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Why It's Not Business As Usual For Microsoft 16

CWmike sends along a Computerworld article that begins "Bill Gates will be leaving Microsoft for good at the end of the month and Microsoft would have you believe that it will be business as usual for Microsoft. I understand they also have a great bridge between Manhattan and Brooklyn that they'd like to sell you. Cheap! Steven J. Vaughan-Nichols lays out the reasons it ain't biz as usual. 1) [and there are four more] You can't replace genius. Steve Ballmer is moving into the top slot, but I've met Bill Gates, and Steve Ballmer is no Bill Gates. He's a big, bouncy sales guy. Can't you just see Ballmer selling used cars on a local TV ad spot? Instead of running around a stage shouting: "Developers! Developers!" just visualize him running around a car lot shouting, "Cars! Cars!" I find it far too easy to do just that. This is the man who's going to replace Bill Gates? I don't think so. Besides, he already has a track record as acting head of the company, and it's lousy. Fire Ballmer now, why wait for him to fall on his face?"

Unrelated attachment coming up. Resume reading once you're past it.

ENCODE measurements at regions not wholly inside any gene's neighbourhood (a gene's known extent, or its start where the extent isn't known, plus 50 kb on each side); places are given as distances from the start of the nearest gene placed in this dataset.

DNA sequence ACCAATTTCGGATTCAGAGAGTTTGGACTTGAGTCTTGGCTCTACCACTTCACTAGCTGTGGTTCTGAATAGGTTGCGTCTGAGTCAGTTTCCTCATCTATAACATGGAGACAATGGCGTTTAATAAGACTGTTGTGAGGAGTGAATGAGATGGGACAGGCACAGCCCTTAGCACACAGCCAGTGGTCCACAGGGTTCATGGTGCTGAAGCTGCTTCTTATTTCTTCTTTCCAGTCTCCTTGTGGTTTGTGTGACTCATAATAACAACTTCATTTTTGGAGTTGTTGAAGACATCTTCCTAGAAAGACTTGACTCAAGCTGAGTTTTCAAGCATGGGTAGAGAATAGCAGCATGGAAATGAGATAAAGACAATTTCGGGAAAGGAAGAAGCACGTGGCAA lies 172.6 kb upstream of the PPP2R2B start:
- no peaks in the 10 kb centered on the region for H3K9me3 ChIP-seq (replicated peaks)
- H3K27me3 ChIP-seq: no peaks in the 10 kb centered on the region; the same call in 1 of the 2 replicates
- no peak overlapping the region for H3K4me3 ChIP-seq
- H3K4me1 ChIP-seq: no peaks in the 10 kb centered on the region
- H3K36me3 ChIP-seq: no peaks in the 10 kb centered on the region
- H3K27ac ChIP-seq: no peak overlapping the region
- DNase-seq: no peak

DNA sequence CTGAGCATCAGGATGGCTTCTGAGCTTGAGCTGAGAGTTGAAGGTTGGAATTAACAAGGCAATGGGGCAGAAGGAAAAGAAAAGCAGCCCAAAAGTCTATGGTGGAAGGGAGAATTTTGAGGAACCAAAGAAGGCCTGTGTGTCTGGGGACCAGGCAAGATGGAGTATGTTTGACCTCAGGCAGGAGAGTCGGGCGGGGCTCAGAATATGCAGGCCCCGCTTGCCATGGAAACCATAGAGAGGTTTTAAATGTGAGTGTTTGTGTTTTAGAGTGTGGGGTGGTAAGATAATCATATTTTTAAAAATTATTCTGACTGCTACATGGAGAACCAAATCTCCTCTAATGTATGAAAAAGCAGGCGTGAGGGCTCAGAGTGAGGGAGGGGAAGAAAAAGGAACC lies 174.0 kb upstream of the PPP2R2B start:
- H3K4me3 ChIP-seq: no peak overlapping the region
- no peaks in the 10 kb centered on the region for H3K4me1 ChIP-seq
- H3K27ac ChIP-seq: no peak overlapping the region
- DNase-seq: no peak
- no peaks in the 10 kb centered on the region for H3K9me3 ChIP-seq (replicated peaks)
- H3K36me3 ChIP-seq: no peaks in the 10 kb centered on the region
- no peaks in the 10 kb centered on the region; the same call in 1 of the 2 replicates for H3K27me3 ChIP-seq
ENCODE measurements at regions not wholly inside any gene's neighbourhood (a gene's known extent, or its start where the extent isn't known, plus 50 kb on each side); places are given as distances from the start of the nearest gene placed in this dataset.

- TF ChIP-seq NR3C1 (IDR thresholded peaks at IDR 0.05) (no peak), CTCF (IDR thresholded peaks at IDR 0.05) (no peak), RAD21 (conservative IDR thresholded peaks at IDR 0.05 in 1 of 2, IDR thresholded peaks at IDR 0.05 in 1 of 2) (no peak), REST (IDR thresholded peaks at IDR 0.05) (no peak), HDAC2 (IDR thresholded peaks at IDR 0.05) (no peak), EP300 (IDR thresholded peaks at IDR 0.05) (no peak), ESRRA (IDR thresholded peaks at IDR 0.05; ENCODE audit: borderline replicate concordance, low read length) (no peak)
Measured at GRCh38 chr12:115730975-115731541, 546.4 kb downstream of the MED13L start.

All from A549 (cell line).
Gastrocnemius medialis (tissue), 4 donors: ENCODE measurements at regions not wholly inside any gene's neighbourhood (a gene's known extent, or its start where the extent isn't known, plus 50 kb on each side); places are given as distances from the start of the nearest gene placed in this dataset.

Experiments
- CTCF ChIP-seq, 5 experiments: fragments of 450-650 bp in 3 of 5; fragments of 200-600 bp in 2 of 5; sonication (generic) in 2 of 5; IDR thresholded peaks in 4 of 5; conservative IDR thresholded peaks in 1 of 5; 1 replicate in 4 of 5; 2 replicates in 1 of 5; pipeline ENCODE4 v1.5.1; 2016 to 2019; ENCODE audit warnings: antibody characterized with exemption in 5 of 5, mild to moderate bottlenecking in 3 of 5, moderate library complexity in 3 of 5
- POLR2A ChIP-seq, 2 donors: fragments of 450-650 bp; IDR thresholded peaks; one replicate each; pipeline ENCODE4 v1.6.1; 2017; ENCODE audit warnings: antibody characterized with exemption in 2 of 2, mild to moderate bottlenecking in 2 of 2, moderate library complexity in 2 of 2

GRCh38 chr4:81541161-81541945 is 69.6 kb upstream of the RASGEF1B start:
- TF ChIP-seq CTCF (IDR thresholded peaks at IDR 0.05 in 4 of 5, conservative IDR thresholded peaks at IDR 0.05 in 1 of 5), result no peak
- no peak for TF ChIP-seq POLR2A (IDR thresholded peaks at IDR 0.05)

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Why It's Not Business As Usual For Microsoft

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  • Crap (Score:1, Interesting)

    by zakkie ( 170306 ) on Wednesday June 11, 2008 @03:25AM (#23744081) Homepage
    You give Gates far too much credit. He is a ruthless opportunist with an extremely privileged background. He is no computer industry prognosticator - even leaving aside the "640k" mis-attribution. It's his obsessive-copmpulsive drive to control that got Microsoft anywhere, not his industry insight.

The opposite of a correct statement is a false statement. But the opposite of a profound truth may well be another profound truth. -- Niels Bohr